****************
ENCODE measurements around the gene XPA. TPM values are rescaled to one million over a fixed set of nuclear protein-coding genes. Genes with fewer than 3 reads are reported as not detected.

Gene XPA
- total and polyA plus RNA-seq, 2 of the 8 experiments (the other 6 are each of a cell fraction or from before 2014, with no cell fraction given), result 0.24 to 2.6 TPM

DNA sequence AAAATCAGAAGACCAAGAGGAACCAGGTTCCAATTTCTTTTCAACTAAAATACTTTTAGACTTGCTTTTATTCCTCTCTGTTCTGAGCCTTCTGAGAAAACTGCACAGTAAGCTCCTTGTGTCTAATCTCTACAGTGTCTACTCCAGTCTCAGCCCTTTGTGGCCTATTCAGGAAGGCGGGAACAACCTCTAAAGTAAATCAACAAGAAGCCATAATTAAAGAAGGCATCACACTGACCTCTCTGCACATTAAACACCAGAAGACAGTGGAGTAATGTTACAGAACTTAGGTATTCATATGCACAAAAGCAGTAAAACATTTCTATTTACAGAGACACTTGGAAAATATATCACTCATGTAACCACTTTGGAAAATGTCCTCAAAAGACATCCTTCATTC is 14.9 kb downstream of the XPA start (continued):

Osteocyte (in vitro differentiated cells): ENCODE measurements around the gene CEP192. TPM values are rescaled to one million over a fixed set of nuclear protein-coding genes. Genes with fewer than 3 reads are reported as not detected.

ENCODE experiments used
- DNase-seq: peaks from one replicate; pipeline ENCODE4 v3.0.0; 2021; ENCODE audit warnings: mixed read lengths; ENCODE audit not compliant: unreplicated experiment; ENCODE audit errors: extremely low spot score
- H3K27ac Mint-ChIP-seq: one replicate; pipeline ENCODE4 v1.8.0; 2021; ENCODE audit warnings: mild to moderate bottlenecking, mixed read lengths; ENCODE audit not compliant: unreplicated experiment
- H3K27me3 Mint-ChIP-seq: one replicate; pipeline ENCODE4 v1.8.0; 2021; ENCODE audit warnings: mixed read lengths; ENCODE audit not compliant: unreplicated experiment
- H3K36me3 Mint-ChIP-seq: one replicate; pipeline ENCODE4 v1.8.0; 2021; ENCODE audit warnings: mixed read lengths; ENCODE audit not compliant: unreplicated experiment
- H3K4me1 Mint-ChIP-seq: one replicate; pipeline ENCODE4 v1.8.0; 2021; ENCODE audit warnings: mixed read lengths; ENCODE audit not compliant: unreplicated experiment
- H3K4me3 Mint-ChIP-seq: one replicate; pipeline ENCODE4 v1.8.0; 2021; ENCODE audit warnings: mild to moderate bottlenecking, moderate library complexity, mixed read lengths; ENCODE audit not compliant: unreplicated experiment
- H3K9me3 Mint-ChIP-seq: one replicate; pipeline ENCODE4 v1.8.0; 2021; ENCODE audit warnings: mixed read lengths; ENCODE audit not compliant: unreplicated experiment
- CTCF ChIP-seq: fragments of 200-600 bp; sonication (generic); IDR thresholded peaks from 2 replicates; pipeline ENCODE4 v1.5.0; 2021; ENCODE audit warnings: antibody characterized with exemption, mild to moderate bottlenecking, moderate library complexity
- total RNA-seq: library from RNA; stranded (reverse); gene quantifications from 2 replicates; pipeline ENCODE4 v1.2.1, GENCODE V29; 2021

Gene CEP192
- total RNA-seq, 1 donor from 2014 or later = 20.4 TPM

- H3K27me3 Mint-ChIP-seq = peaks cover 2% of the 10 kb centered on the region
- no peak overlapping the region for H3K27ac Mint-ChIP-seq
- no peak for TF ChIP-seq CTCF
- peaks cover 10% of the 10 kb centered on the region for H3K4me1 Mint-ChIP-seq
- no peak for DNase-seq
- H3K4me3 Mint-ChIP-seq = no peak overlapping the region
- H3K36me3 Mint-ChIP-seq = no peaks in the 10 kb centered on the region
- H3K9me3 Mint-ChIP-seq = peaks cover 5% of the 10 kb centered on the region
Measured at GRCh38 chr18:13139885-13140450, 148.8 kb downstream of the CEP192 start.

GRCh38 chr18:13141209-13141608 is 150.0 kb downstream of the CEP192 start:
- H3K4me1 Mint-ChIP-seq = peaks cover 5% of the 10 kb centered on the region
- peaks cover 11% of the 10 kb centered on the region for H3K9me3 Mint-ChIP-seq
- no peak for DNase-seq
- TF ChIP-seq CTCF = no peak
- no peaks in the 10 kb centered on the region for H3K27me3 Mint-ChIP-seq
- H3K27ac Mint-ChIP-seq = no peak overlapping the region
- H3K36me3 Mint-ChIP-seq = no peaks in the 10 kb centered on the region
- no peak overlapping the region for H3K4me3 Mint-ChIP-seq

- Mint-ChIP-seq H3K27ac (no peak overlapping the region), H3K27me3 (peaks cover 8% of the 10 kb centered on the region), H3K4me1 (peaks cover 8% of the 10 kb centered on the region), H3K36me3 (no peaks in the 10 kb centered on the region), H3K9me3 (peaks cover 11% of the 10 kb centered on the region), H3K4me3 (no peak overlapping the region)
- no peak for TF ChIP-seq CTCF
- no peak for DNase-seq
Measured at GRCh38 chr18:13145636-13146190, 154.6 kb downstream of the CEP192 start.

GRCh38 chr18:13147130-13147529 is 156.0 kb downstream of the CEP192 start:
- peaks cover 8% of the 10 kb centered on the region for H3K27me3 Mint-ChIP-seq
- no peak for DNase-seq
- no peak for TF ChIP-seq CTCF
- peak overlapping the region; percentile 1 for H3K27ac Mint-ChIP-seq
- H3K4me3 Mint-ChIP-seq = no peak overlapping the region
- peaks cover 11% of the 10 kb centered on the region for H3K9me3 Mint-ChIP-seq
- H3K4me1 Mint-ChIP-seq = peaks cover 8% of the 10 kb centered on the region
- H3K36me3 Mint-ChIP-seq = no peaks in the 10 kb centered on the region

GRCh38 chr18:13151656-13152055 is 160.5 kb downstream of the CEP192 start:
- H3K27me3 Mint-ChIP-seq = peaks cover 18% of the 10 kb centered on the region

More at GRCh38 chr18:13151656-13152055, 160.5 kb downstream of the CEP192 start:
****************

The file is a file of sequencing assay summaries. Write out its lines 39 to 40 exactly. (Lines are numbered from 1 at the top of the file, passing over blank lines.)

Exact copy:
Measured at GRCh38 chr18:13145636-13146190, 154.6 kb downstream of the CEP192 start.

GRCh38 chr18:13147130-13147529 is 156.0 kb downstream of the CEP192 start: